Friday, March 18, 2016

The Temptation of Being Human

     Over sixty years ago, Greek author Nikos Kazantzakis published the provocative novel, The Last Temptation of Christ.  The Wikipedia summary says of it:

The central thesis of the book is that Jesus, while free from sin, was still subject to fear, doubt, depression, reluctance, and lust. Kazantzakis argues in the novel's preface that by facing and conquering all of man's weaknesses, Jesus struggled to do God's will without ever giving into the temptations of the flesh. The novel advances the argument that, had Jesus succumbed to any such temptation, especially the opportunity to save himself from the cross, his life would have held no more significance than that of any other philosopher.

I remember reading the book LONG before Martin Scorsese's (even more) controversial film of the same name came out in 1988. I was impressed by the prose, and moved by the premise. On the other hand, the film DID make many of the issues in the book more vivid -- and highlighted some significant themes that were often missed by critics (mostly who hadn't seen the movie, let alone read the book) who wanted to focus on the more salacious dramatizations.*      One of the chief criticisms coming from the more conservative folks was that Jesus was depicted as TOO human -- as the Wikipedia comment says: he was "subject to fear, doubt, depression, reluctance, and lust". But those same critics rarely paid any notice to the end of the book -- that Jesus rose above those "human weaknesses." As was the case in the stories of Jesus' original temptations (recounted in Mark 1, Matthew 4 and Luke 4), Jesus, in Kazantzakis' story, withstood the temptations, including the LAST temptation. I have to wonder whether those critics, seeking to elevate Jesus above "mere humans", also serve to keep us "mere humans" away from any "rising above"?      I have thought about this a lot during this political season when so many of the presidential candidates are playing to "human weaknesses" -- primarily "fear, doubt," and, yes, "lust". We hear precious little about rising above our self-centeredness. There are few resounding sound-bites, let alone sustained conversations, appealing to our better natures.  We humans have been make "little less than the angels" according to the psalmist (8.5), but much of what we hear suggests that we've actually been made little better than dung-beetles.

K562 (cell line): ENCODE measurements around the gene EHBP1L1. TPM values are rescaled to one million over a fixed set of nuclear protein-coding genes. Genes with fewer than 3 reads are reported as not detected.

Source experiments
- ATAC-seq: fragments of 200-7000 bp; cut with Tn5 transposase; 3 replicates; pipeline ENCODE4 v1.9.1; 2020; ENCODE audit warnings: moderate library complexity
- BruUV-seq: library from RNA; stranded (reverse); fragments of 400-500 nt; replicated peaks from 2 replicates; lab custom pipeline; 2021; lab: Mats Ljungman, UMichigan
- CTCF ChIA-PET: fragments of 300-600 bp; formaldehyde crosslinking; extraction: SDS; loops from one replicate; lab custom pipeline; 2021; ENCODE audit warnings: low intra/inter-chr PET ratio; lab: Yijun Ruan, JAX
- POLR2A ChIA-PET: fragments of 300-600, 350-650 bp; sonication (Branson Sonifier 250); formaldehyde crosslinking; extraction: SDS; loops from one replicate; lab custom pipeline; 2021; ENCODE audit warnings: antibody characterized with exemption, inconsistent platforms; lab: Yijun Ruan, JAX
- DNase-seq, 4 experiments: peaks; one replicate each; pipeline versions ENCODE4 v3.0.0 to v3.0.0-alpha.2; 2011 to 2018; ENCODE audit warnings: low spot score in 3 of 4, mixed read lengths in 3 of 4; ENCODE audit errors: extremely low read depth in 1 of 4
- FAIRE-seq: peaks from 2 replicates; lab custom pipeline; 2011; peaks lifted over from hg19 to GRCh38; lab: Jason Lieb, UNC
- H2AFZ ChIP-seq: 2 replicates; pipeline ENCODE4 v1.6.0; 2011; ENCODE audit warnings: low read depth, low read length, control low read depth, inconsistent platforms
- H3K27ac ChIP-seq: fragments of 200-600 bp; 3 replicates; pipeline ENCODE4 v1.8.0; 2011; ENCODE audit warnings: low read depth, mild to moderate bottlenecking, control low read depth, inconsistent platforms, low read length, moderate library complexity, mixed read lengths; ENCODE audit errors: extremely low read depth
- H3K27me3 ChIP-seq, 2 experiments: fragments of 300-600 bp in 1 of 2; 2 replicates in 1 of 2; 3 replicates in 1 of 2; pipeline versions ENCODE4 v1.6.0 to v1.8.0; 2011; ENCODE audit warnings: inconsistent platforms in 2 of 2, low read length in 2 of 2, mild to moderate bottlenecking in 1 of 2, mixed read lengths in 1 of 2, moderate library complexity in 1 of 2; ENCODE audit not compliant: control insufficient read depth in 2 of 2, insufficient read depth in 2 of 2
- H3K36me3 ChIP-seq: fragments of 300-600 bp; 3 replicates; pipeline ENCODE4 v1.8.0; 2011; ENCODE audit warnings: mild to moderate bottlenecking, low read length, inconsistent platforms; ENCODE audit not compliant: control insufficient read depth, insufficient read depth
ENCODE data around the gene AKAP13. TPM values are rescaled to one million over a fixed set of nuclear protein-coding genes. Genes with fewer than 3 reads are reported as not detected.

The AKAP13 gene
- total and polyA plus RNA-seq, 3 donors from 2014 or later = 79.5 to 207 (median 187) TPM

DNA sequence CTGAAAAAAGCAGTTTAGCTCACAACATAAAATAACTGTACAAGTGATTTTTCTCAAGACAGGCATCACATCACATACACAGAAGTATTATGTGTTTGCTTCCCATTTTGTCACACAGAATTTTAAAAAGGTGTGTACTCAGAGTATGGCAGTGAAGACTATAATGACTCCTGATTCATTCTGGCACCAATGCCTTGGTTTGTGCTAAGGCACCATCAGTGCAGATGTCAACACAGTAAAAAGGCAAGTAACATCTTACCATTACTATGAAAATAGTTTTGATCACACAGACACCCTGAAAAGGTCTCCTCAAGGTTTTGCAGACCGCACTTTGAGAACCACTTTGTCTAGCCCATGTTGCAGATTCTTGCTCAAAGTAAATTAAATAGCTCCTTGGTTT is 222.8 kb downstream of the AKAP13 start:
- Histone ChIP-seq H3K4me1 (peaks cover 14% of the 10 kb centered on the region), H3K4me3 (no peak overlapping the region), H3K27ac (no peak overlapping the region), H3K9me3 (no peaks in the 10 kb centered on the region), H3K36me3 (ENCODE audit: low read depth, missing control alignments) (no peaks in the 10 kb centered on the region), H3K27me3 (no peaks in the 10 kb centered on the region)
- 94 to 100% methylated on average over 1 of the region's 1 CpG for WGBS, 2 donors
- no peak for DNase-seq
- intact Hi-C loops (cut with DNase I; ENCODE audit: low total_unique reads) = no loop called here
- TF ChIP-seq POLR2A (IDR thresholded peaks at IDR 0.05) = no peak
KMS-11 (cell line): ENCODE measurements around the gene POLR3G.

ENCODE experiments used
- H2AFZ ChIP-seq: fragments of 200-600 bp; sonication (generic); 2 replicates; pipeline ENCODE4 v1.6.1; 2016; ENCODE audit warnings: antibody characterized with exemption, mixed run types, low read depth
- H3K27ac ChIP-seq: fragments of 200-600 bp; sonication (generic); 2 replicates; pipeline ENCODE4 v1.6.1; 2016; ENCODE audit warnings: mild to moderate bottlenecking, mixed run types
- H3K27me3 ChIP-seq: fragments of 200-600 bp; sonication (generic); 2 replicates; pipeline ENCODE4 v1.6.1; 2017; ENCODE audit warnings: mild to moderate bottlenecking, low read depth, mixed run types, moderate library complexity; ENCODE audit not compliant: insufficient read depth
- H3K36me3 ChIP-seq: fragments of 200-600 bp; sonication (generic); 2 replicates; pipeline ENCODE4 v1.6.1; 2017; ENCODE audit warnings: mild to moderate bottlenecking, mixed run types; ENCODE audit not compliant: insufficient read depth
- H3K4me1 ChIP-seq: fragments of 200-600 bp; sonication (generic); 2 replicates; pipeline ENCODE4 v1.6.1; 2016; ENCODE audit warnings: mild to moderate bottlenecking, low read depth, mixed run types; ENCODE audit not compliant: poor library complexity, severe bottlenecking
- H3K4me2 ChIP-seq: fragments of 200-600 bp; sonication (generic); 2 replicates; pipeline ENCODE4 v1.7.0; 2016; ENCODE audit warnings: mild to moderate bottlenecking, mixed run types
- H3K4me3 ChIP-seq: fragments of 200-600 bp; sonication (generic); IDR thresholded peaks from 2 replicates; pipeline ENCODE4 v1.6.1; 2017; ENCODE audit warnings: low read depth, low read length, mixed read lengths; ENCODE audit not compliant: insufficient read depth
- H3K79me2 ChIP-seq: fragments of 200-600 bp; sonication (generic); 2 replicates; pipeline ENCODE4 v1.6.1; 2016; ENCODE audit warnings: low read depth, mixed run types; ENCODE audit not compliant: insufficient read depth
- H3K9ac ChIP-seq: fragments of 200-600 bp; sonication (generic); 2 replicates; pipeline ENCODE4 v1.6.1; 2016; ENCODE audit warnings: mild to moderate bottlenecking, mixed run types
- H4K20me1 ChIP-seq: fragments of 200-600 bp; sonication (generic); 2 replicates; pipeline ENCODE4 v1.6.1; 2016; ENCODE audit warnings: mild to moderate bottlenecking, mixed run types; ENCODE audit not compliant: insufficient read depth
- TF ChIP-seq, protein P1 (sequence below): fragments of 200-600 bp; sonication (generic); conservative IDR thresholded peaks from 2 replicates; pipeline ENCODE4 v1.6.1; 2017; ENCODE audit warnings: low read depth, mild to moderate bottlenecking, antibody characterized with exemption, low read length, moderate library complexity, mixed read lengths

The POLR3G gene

While I've been referring here to a story primarily based on a Christian narrative, I suspect that few of our religious traditions would have us adopt such a bleak outlook. Most would invite us to rise above our "earthly" natures, our selfish concerns, to locate ourselves in a universal narrative that provides hope for all. I think Kazantzakis' novel goes beyond telling an alternate story about Jesus, but is a parable inviting us all to avoid succumbing to the temptation of being merely human.



*  Don't get me started on the other problems I had with that film!

No comments:

Post a Comment